March 10, 2009

March 8, 2009

Facts Fly By, Stories Stick

Last night, I attended an event in the "Brainwave (It Could Change Your Mind)" series at the Rubin Museum of Art. This was a conversation between Miranda July, the author and filmmaker, and George Bonanno, Columbia University psychology professor and expert in emotion. Bonanno stated that birds share more computational language skills with humans than our closest primates.

This fact alone was new and interesting to me. But Bonanno added that former President George Bush, who was "unfriendly to science," cut funding for a perhaps silly sounding, but quite scientifically important, study of Pigeon Language Cognition Skills.

Adding this point of conflict turned a fact into a story. Among communications experts working with story, there is much discussion about what elevates an anecdote into a story. I find the simpliest definition is that a story contains a conflict.

Facts fly by, and stories stick. Bonanno provided a great example of how to take a fact, add a conflict, and make the fact memorable.

March 7, 2009

Are you playing to the cameras, and, if so, what might you be loosing?

Last night, I had the great pleasure of seeing the new Broadway production of West Side Story. I was there as a guest of the company that was filming the show for the producers. At intermission, when I commented that the performance seemed just the tiniest bit slow, ever-so-slightly off its natural tempo, I was informed that invariably, when the shows are filmed, they run 3-5 minutes longer! The director felt the actors might be playing to the cameras, emphasizing certain lines, being more conscious of foot work, etc.

It got me thinking: as presenters, do we play to the cameras? And, if so, do we sacrifice of a certain level of naturalness, a comfort level we've previously established with our material?

Great presenters, of course, balance the two. Perhaps a trick is to always play to the cameras - to imagine, from conception to implementation of your presentation, that you will, indeed, be filmed. Given cell phones and video technology, it's not an unlikely premise.

March 6, 2009

What do the bass, the treble, and 104 gauss have in common?

The bass, the treble,
don't make a rebel –
having your life together does.
is an excerpt from Michael Franti's lyrics to "Hypocrisy is the Greatest Luxury," the title track of the 1992 debut album by the Disposable Heroes of Hiphoprisy. But one idiot (who wrote that "only a churl could get a kick out of ... rhymes as awful") got it wrong, reprinting the lyrics correctly but citing, erroneously, a different Disposable Heroes song, "Television, the Drug of the Nation." And then that mistake propagated onto the internet, where, for awhile, there were many web pages stating this error as fact.

The Tesla is a unit of magnetic field strength, as is the gauss. One Tesla is equal to ten thousand gauss. 10,000 is ten to the fourth power, or 10^4, or 104. Can you see where this is going? There are many pages on the web, today, which define a Tesla as 104 gauss. 

So, with apologies to Mr. Franti, may I rap out with:
The bass, the treble,
don't make a rebel –
and 104 gauss
don't make a Tesla –
but 10,000 do.

March 5, 2009

Also in that RFA...

One more instruction from the NIH Challenge Grant RFA: "Do not include animations."

Just one sentence from the "Challenge Grant" RFA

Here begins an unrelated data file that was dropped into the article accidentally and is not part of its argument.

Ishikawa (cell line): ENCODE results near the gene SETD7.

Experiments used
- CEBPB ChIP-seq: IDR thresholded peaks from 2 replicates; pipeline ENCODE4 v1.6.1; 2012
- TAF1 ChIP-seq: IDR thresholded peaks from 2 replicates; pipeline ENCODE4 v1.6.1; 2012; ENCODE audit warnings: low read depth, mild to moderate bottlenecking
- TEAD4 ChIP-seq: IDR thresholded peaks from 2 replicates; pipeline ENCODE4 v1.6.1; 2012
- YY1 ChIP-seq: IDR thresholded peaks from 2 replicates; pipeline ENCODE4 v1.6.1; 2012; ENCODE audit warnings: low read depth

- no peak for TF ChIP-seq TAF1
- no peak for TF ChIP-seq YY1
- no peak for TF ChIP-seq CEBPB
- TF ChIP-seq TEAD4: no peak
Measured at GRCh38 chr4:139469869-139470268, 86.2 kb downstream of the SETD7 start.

Yesterday, the NIH released a "Challenge Grant" request for applications, to help spend stimulus money disburse funds allocated under the American Recovery and Reinvestment Act. It includes this instruction: "The presentation must be clear and particularly compelling."

March 4, 2009

Heart, then Head

This afternoon, I visited a dermatologist for treatment of an ongoing, though minor and isolated, problem. The assistant who took me into the examining room opened my file and asked why I was there. This information had been given when I made the appointment, but I understood if it had not found its way into my medical file. After I explained that, despite earlier treatment by this doctor, the problem had not cleared, the assistant then, while looking at my fairly thin medical file, asked me where the problem was, and how long I have had it. I grew concerned that this information was not recorded in the pages on which she was looking, answered the questions, but pointed out that this should all be in my file. The assistant then asked me how the doctor treated it previously. At this point, I grew agitated and concerned, and stated that that information should definitely be in my file. She then proceeded to announce that the doctor treated the condition differently than he, in fact, had! When I corrected her, she admitted that she could not read the doctor's handwriting.

What if the assistant had introduced herself, perhaps explained that she was a medical student and interested in my care, explained that she found the doctor's notes difficult to decipher, and then proceeded to ask me the very same questions? What if she had explained her intent prior to seeking knowledge? If she had communicated authentically? A relationship based on meaning and mutual understanding would have been established, I would have understand the context of the questions, and the knowledge gleaned would have been much more useful for her purposes.

Just one sentence about Duluth, Minnesota.

I knew that if the immortal spirit of Homer could look down from another heaven than that created by his own celestial genius upon the long lines of pilgrims from every nation of the earth to the gushing fountain of poesy opened by the touch of his magic wand, if he could be permitted to behold the vast assemblage of grand and glorious productions of the lyric art called into being by his own inspired strains, he would weep tears of bitter anguish that instead of lavishing all the stores of his mighty genius upon the fall of Ilium, it had not been his more blessed lot to crystallize in deathless song the rising glories of Duluth